Release Date: July 21, 2014
Publisher (Developer): Gato Salvaje Studio (Gato Salvaje Studio)
ESRB Rating: “Rating Pending” for Language and Lyrics and Violence
There couldn’t be a better time for point-and-click adventure games thanks to Telltale Game’s The Walking Dead and The Wolf Among Us. Developer, Gato Salvaje Studio, attempts to pay homage to classic point-and-click adventure games with the first two of four chapters of AR-K. It ends up being a reminder as to why that genre went silent for so long with its poor presentation and frustrating gameplay.
One night stand.
AR-K is a game clearly in need of the help of noted comic book writer and novelist, Greg Rucka, who takes over writing duties on the third and fourth chapters. AR-K heroine, Alicia Von Volish, gets drummed out of the police academy for being in possession of a stolen artifact and turns to college to get into journalism. Nobody knows why. It doesn’t matter why. Not yet at least, as Chapter one thrusts the player into solving the mystery of who Alicia slept with the night before. I wish I could say AR-K starts out with something more meaningful, but it doesn’t. Any attempt to make Alicia a strong female lead is undermined by her initial, indiscriminate promiscuity. There’s nothing wrong with the concept if there’s something valuable for her character to build on, but her motivations are selfish and tiresome.
With such a weak setup, I wish I was more impressed with the puzzle logic since that’s probably the most important aspect to a game like this. AR-K disappoints by giving players very little indication of what to do or where to go thanks to some of the most obtuse puzzles I’ve ever seen. I’m supposed to charge this object with energy before I use it on something else? How was I supposed to know that, if it was never brought up in any sort of context within the game? It’s all so vague. Players have one of two options. Walk through the game interacting with everything, hoping to stumble across a solution by dumb luck, or seek out a walkthrough. Option one will likely yield few results.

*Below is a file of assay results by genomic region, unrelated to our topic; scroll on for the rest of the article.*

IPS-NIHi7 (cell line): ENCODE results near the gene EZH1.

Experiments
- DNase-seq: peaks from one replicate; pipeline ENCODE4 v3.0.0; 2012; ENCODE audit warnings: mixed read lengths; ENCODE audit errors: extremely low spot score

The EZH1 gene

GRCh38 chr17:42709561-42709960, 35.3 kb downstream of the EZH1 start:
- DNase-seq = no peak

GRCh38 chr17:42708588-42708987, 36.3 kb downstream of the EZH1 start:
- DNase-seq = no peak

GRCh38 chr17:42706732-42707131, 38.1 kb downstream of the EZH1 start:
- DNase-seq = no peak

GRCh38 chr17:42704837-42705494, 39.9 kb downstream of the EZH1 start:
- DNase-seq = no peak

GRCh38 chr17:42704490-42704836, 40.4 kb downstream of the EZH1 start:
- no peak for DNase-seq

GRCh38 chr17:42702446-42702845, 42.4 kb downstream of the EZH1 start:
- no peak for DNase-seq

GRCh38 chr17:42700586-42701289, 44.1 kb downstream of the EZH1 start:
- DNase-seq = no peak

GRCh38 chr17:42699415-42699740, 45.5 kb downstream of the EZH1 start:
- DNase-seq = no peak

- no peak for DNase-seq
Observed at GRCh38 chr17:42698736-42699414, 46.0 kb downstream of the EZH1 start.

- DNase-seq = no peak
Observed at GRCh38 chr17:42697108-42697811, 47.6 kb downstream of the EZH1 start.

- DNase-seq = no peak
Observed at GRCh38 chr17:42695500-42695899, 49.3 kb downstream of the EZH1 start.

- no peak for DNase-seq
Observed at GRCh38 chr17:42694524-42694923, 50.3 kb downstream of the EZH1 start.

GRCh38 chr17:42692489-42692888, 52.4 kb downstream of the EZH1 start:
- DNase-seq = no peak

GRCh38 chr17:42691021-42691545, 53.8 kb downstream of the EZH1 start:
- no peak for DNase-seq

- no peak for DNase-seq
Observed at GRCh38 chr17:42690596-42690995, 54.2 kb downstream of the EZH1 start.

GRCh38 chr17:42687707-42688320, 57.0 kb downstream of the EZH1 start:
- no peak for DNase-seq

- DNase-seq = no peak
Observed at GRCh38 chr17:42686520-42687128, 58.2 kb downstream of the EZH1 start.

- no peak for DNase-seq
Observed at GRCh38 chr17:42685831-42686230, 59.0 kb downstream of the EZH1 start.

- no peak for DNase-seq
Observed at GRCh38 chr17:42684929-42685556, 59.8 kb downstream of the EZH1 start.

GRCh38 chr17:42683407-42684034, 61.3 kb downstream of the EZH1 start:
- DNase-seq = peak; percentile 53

It’s 1995 all over again.
Budget limitations couldn’t be any more evident than in AR-K’s graphics. AR-K’s pre-rendered sci-fi environments are dull and lifeless. The character designs and animations are rudimentary and feel like they came straight out of an early PlayStation One era game, which was not a particularly remarkable time for graphical fidelity. The grainy, low resolution cutscenes are the complete opposite of some fairly good, hand-drawn stills used in the game’s introduction sequence. Why couldn’t the entire game have been done in this style?
It gets worse. AR-K is a technical mess. It suffers from all sorts of audio and gameplay bugs. The most egregious issue was the inability to finish either chapter due to game-breaking snags that would not allow me progress. I’d give it the benefit of the doubt if the bugs each happened once, but twice in separate chapters? That’s inexcusable, especially in light of the fact the game autosaves for you. There are no options to load the game from an earlier save. The only solution is to start over.
If there is one redeeming quality about AR-K, it is the surprisingly well written dialogue and voice acting. Ash Sroka, who you might recognize as Tali’Zorah in Mass Effect, does a great job voicing Alicia. The same can’t be said for most of the rest of the cast, though. Sroka can only do so much with a cast that includes a mumbling kid with a mouthful of hamburger, a fourth wall breaking narrator introduced in the second chapter, and assorted minor characters that sound like they recorded their parts in a bathroom.
I can’t review a game for what it might be, but AR-K needs all the help it can get. Greg Rucka writes strong, engaging characters, especially female, but he won’t be able to make up for shoddy programming, lackluster graphics, and uninspired gameplay. These things might have been passable if the game ran properly. In its current form, AR-K, isn’t worth the price of admission. Gato Savaje needs to take what they’ve learned from the first two chapters and throw it out. It didn’t work. Go back to the drawing board. Looking on the bright side, there’s nowhere to go but up from here.